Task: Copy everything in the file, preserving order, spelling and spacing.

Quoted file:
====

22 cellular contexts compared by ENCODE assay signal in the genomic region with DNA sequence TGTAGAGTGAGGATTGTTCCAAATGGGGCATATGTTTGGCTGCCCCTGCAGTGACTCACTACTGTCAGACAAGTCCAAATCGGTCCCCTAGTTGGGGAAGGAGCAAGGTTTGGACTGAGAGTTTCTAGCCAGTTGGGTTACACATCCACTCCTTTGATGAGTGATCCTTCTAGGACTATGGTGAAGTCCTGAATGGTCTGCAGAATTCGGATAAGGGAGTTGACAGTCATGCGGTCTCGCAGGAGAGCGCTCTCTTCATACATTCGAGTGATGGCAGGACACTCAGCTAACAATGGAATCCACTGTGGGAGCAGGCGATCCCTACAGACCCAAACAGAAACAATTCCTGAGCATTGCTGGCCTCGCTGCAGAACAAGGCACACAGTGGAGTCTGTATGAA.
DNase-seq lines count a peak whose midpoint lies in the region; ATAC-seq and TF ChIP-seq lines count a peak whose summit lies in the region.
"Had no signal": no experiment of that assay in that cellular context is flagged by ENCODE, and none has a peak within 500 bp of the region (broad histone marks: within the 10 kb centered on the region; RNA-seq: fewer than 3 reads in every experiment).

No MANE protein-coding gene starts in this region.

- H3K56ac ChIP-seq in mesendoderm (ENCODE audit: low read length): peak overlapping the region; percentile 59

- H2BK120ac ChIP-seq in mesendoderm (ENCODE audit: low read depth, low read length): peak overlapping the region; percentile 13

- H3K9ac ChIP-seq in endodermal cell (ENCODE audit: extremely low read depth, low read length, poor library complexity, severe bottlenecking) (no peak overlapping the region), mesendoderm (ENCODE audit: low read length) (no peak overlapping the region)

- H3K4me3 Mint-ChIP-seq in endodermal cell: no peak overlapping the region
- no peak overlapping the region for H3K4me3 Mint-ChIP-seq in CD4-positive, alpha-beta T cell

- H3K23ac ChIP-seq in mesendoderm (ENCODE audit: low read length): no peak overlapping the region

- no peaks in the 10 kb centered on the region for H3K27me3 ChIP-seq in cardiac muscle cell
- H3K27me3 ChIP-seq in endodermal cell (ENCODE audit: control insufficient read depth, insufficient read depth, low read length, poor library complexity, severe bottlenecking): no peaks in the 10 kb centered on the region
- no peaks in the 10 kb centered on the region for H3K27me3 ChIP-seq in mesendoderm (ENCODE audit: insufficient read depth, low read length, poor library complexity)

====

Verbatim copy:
22 cellular contexts compared by ENCODE assay signal in the genomic region with DNA sequence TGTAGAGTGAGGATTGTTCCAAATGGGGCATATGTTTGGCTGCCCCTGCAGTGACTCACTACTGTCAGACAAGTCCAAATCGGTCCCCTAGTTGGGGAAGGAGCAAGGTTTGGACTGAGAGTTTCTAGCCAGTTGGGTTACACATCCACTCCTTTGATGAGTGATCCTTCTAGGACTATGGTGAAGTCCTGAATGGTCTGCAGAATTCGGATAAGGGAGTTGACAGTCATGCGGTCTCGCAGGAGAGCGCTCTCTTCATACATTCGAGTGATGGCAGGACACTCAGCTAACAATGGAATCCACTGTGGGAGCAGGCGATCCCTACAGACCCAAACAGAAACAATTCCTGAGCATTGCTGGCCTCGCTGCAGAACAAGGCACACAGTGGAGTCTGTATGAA.
DNase-seq lines count a peak whose midpoint lies in the region; ATAC-seq and TF ChIP-seq lines count a peak whose summit lies in the region.
"Had no signal": no experiment of that assay in that cellular context is flagged by ENCODE, and none has a peak within 500 bp of the region (broad histone marks: within the 10 kb centered on the region; RNA-seq: fewer than 3 reads in every experiment).

No MANE protein-coding gene starts in this region.

- H3K56ac ChIP-seq in mesendoderm (ENCODE audit: low read length): peak overlapping the region; percentile 59

- H2BK120ac ChIP-seq in mesendoderm (ENCODE audit: low read depth, low read length): peak overlapping the region; percentile 13

- H3K9ac ChIP-seq in endodermal cell (ENCODE audit: extremely low read depth, low read length, poor library complexity, severe bottlenecking) (no peak overlapping the region), mesendoderm (ENCODE audit: low read length) (no peak overlapping the region)

- H3K4me3 Mint-ChIP-seq in endodermal cell: no peak overlapping the region
- no peak overlapping the region for H3K4me3 Mint-ChIP-seq in CD4-positive, alpha-beta T cell

- H3K23ac ChIP-seq in mesendoderm (ENCODE audit: low read length): no peak overlapping the region

- no peaks in the 10 kb centered on the region for H3K27me3 ChIP-seq in cardiac muscle cell
- H3K27me3 ChIP-seq in endodermal cell (ENCODE audit: control insufficient read depth, insufficient read depth, low read length, poor library complexity, severe bottlenecking): no peaks in the 10 kb centered on the region
- no peaks in the 10 kb centered on the region for H3K27me3 ChIP-seq in mesendoderm (ENCODE audit: insufficient read depth, low read length, poor library complexity)